We read so much about the problems facing the American health care system I began wondering what folks in other countries complain about. After all, advocates for single-payer systems are always pointing to Canada or Europe to show how much better things are elsewhere. Yet reports on other health care systems are always filtered through the political prism of the presenter.
So I found a Canadian news service — CNW Group (“the nation’s number one resource for time-critical news and information from more than 10,000 sources coast to coast and around the world.”) It’s sort of a Canadian Associated Press. On eof the recent headlines caught my eye “Ontario Party Leaders message to cancer patients: Keep waiting.” It seems a grass roots campaign launched a cancer patient support group sent letters to the leaders of the province’s three major parties. They noted Ontario ranks poorly in funding new intravenous cancer drugs (British Columbia funds 20 while Ontario fully funds only four). Further, Ontario ranks last among Canadian provinces when it comes to funding PET scan imaging (Quebec funded 209 PET scans per 1000,000 population; Ontario only six).
The party leaders failed to commit to improving Ontario’s ranking, instead offering reassurances of their commitment to health care for all Ontarians. Or as one of the consumer advocates noted, “All three leaders have been talking about their commitment to health care on the campaign trail, but none of them seem to be willing to be accountable for measurable results.” The consumer group intends to demonstrate at public meetings of the candidate to educate their fellow citizens on the subject.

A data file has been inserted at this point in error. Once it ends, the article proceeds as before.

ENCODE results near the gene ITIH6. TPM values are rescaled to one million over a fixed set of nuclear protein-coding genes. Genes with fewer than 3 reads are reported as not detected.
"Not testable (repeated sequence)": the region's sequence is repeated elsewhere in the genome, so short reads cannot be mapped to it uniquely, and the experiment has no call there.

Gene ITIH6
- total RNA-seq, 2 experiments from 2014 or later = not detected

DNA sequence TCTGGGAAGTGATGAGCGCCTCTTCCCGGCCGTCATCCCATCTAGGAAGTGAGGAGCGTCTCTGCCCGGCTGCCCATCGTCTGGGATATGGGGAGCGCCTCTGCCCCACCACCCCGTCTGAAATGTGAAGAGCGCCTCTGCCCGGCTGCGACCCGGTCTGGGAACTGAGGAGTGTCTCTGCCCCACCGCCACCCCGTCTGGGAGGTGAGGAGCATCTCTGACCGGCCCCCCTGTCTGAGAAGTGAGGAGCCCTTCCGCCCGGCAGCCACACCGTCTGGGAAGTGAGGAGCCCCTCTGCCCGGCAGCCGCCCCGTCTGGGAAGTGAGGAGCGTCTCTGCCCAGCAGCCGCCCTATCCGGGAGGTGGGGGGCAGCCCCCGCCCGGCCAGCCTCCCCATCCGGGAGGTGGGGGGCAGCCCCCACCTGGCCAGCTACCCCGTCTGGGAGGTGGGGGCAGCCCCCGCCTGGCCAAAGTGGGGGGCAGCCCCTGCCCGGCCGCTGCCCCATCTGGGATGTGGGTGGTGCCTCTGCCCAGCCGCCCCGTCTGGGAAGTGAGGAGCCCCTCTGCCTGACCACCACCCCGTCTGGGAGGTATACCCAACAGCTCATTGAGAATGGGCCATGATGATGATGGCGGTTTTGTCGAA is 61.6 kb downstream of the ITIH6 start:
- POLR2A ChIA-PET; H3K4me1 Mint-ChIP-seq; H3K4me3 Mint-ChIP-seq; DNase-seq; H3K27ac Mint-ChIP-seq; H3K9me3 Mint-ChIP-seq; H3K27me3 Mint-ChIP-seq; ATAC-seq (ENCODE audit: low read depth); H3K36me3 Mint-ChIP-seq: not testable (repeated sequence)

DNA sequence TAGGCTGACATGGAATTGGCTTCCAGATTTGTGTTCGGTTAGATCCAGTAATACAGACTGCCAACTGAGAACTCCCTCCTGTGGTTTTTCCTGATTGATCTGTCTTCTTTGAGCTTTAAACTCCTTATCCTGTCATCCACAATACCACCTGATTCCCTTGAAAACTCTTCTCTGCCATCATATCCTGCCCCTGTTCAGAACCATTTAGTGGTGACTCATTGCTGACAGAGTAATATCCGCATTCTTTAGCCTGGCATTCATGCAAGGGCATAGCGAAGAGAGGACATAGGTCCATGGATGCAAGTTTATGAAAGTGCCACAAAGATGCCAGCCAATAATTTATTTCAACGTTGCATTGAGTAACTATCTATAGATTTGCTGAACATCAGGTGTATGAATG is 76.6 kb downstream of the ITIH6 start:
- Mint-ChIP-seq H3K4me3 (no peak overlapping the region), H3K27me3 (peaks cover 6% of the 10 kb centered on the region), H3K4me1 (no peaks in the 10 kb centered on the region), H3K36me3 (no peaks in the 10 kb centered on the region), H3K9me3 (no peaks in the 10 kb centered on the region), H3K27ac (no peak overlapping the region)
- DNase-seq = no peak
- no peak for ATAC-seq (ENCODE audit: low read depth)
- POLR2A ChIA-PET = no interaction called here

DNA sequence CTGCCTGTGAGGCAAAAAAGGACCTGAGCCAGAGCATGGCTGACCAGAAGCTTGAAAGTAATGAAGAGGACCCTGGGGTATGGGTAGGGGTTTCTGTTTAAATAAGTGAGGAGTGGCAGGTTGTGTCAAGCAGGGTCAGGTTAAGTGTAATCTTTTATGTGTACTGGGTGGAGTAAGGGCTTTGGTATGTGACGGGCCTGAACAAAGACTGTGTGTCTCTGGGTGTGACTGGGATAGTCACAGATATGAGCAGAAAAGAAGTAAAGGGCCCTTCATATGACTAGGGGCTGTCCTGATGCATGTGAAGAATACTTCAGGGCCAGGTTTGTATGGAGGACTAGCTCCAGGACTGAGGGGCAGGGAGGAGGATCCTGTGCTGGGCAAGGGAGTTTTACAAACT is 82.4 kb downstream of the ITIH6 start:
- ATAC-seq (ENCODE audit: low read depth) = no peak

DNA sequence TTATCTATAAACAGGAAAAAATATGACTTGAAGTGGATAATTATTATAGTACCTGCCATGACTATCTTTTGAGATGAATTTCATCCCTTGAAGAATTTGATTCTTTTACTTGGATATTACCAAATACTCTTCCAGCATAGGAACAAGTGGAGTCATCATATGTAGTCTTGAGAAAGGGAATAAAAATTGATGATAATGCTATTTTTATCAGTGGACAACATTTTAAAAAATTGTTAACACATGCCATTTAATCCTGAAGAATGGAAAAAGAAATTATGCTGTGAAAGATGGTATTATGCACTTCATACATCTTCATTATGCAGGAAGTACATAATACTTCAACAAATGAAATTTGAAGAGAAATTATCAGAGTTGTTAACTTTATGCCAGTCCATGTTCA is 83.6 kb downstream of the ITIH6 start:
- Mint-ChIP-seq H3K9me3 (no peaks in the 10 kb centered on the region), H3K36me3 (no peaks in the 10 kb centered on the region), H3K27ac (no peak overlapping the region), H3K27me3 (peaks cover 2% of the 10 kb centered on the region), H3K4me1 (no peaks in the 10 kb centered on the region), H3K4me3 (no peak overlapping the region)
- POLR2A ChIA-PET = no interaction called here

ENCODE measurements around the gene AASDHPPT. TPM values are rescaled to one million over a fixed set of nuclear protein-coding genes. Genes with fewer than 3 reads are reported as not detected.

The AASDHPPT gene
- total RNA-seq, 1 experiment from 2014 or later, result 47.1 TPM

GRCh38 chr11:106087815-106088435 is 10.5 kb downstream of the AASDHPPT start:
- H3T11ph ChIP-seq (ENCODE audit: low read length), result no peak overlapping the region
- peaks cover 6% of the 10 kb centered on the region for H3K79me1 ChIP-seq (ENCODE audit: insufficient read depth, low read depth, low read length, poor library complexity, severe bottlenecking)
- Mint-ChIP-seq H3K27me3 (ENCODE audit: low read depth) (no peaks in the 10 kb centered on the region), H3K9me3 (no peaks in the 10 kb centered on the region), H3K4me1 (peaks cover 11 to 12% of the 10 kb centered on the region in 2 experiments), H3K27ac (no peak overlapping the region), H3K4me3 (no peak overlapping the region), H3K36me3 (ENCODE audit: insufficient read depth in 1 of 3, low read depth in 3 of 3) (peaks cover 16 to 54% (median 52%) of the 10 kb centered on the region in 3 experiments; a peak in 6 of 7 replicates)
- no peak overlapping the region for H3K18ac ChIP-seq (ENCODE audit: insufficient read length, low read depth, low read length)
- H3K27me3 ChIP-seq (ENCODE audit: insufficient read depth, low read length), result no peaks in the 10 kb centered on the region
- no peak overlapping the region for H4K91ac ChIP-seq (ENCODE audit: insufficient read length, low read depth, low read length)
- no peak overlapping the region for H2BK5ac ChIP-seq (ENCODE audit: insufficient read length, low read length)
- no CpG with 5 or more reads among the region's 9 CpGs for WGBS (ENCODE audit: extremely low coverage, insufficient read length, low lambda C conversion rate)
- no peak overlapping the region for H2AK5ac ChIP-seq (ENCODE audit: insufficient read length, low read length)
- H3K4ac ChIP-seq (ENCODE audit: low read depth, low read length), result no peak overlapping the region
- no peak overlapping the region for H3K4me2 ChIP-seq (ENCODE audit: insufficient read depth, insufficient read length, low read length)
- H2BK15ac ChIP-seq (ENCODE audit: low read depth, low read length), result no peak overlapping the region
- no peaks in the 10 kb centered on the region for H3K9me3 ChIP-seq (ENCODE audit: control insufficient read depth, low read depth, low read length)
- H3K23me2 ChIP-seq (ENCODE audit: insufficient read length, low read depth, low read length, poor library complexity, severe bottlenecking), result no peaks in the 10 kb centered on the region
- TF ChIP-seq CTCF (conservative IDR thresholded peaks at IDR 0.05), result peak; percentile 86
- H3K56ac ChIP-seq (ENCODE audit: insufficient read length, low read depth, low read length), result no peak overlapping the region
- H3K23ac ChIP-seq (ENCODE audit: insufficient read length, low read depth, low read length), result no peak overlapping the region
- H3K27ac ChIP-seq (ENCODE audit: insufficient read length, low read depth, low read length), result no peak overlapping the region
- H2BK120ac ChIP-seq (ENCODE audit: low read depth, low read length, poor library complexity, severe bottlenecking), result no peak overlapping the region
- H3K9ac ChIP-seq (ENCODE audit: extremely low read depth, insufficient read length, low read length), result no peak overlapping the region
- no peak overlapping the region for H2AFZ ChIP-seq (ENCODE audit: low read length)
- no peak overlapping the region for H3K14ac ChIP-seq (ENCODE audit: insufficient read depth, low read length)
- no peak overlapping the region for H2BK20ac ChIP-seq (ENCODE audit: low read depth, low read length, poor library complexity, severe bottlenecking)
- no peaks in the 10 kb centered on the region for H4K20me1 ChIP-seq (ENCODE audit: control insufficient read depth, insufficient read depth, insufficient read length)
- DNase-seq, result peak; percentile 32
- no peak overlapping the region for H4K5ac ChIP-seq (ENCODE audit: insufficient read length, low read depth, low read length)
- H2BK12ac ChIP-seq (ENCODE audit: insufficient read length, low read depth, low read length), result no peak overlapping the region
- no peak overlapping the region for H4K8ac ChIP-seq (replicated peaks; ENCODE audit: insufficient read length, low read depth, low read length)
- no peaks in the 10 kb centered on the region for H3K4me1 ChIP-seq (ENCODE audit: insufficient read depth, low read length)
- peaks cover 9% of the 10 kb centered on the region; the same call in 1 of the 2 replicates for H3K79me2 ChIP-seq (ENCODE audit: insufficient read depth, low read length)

This all got me thinking about how a politicized health care system would work in America. Would we have candidates making the round of disease-focused associations pledging increased funding? Would incumbants be attacked for long waits for services? When health care costs continued to rise (as they will given the aging population, the cost of new technologies, and the like) would the rascals in charge be thrown out of office?
Even if voters punished politicians for failures in the health care system, I’m not sure much would change. The challenges facing the American health care system is about far more than the financing mechanism. It’s about making tough choices about what adequate health care is. It’s about making objective investigations into waste in the system and having the skill and tools to eliminate that waste.
A wise man once told me you never really fix problems, you just replace them with new ones. Folks who look to Canada and Europe for answers should subscribe to services like CNW. Because health insurance reform is only the beginning, not the end, to the challenges we face.